As usual the Jewish agencies were quarrelling with each other and were ill prepared for the diplomatic atmosphere of the Evian Conference. Instead of attending the meeting with a single agenda settled beforehand, Jewish groups arrived with a smorgasbord of proposals. Some advocated increasing immigration to Palestine; others were most concerned with readaptation and vocational guidance to foster assimilation in the countries of refuge; there were those who wanted settlement in unpopulated areas and still others who were primarily concerned with protecting minority rights in European countries. Worse, there was a major clash between pro- and anti-Zionists present at the conference. An effort to draft a joint memorandum recommending the Zionist solution to the refugee problem was undermined by anti-Zionists.
- M. Shahid Alam (November 9, 2009). Israeli Exceptionalism: The Destabilizing Logic of Zionism. Springer. p. 240. ISBN 978-0-230-10137-1.
The expectation that the Jewish organizations would present a stable immigration plan was unfulfilled when they proved unable to agree among themselves.
- Gulie Ne'eman Arad (2000). America, Its Jews, and the Rise of Nazism. Indiana University Press. p. 197. ISBN 0-253-33809-3.
- Michael Laitman (December 22, 2019). The Jewish Choice: Unity or Anti-Semitism: Historical facts on anti-Semitism as a reflection of Jewish social discord. Laitman Kabbalah Publishers. pp. 156–157. ISBN 978-1-67187-220-2.
Probably the most unabashed display of lack of compassion of the Jews towards their coreligionists came in the midst of the discussions in Evian.
- Rafael Medoff (1987). The Deafening Silence. Shapolsky. p. 46. ISBN 978-0-933503-63-2.
- John Quigley (February 2016). The International Diplomacy of Israel's Founders. Cambridge University Press. pp. 40–41. ISBN 978-1-107-13873-5.
- Yoav Gelber (August 8, 2011). "Zionist Policy and the Fate of European Jewry (1939-1942)". In Michael Robert Marrus (ed.). The Nazi Holocaust. Part 8: Bystanders to the Holocaust. 2. Walter de Gruyter. p. 582. ISBN 978-3-11-096869-9.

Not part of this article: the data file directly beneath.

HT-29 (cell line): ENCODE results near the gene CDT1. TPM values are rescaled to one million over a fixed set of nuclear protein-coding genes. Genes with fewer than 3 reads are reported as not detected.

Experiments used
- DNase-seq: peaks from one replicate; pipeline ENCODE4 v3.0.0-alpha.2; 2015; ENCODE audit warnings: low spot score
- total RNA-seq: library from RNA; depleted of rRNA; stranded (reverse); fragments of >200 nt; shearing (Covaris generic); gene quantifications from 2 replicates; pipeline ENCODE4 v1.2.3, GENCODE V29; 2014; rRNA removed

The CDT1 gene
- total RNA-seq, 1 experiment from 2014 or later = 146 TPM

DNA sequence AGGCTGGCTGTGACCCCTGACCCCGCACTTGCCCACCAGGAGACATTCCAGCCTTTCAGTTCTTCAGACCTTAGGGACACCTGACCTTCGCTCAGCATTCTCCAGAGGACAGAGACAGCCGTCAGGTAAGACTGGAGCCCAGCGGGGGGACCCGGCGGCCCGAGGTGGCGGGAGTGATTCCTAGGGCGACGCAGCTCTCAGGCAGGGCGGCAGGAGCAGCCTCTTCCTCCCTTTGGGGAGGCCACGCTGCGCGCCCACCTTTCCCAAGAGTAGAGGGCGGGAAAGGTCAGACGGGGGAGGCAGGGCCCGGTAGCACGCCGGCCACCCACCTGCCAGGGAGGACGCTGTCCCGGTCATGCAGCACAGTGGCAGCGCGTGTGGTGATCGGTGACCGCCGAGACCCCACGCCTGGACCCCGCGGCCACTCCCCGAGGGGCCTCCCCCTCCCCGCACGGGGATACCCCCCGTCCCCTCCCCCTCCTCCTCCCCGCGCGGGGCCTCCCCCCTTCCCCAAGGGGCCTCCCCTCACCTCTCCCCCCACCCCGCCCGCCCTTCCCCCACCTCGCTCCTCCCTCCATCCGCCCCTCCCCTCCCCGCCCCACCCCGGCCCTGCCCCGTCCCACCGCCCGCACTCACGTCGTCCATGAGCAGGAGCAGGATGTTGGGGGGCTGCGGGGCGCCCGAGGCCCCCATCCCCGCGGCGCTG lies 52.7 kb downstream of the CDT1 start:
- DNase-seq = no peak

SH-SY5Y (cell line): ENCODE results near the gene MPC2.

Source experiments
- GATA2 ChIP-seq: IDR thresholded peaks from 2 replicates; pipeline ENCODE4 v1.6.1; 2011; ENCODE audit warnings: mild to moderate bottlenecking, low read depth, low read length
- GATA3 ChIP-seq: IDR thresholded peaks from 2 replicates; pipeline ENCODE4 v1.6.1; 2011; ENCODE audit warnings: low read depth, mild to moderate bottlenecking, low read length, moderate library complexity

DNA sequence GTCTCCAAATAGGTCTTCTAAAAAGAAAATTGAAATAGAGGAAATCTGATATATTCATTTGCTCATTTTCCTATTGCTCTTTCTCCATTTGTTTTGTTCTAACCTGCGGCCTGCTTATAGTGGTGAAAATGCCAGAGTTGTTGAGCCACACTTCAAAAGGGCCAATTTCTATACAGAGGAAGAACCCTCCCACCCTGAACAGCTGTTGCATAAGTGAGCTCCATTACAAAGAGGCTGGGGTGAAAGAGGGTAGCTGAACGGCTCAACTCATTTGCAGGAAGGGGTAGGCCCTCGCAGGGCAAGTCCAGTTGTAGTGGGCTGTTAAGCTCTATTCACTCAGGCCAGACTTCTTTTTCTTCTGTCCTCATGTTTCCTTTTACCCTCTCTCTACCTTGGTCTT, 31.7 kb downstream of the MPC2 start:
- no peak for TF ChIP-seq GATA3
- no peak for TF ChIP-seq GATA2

- Robert Silverberg (1970). If I Forget Thee, O Jerusalem: American Jews and the State of Israel. Morrow. p. 164.
They did not want a Jewish colony in Australia; they wanted Europe's suffering Jews to go only to Palestine, and if getting them there meant a prolongation of their suffering until the political climate was right, so be it. No better means of winning Palestine for Jews could be imagined than the existence of hundreds of thousands of displaced European Jews whom no other land would accept. Therefore the organized Zionists remained indifferent, or even hostile, to the proceedings at Evian. For once there were no press releases, no petitions, no pamphlets from the active Zionist presses. In the memoirs of most Zionist leaders the Evian meeting gets no more than a contemptuous paragraph, at most; it was irrelevant to their aims. Weizmann's autobiography does not mention Evian at all.
- Edward Turnour Winterton (6th earl of) (1953). Orders of the day. Cassell. p. 238.
Leaders of the Jewish Community themselves in Britain and the United States, though very helpful to our work behind the scenes, were not notably enthusiastic about it in public; some feared that, if they were, it would betoken a lukewarm attitude to the ideal of a Jewish homeland in Palestine; indeed, some leading Zionists — though not Dr. Weizmann — in private were unfriendly to the Committee's functions. In their stubbornly unrealistic approach to the whole question of Jewish migration from persecution, they believed that all Jews who could escape from that persecution should go to Palestine.
- Sémelin, Jacques (1993), Unarmed against Hitler: Civil resistance in Europe, 1939-1943, Praeger, pp. 98–104, ISBN 0-275-93960-X
- Provizier, Norman, and Claire Wright. "Golda Meir: An Outline of a Unique Life. A Chronological Survey of Golda Meir's Life and Legacy." Golda Meir Center for Political Leadership, Metropolitan State University of Denver. Retrieved November 19, 2015.
- Mondale, Walter F. (July 28, 1979). "Evian and Geneva". Retrieved June 1, 2017 – via NYTimes.com.
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- A list of the papers and agencies and their reporters was published by Hans Habe, present at the Conference as a foreign correspondent of the Prager Tagblatt (Prague Daily), as an appendix to his novel Die Mission (The Mission, 1965, first published in Great Britain by George G. Harrap & Co. Limited in 1966, re-published by Panther Books Ltd, book number 2231, in 1967).
- Decisions Taken at the Évian Conference
- The Évian Conference on the Yad Vashem website
- Original contemporary news from the english daily Palestine Post
- Sosúa Virtual Museum Living memorial to the Sosúa settlers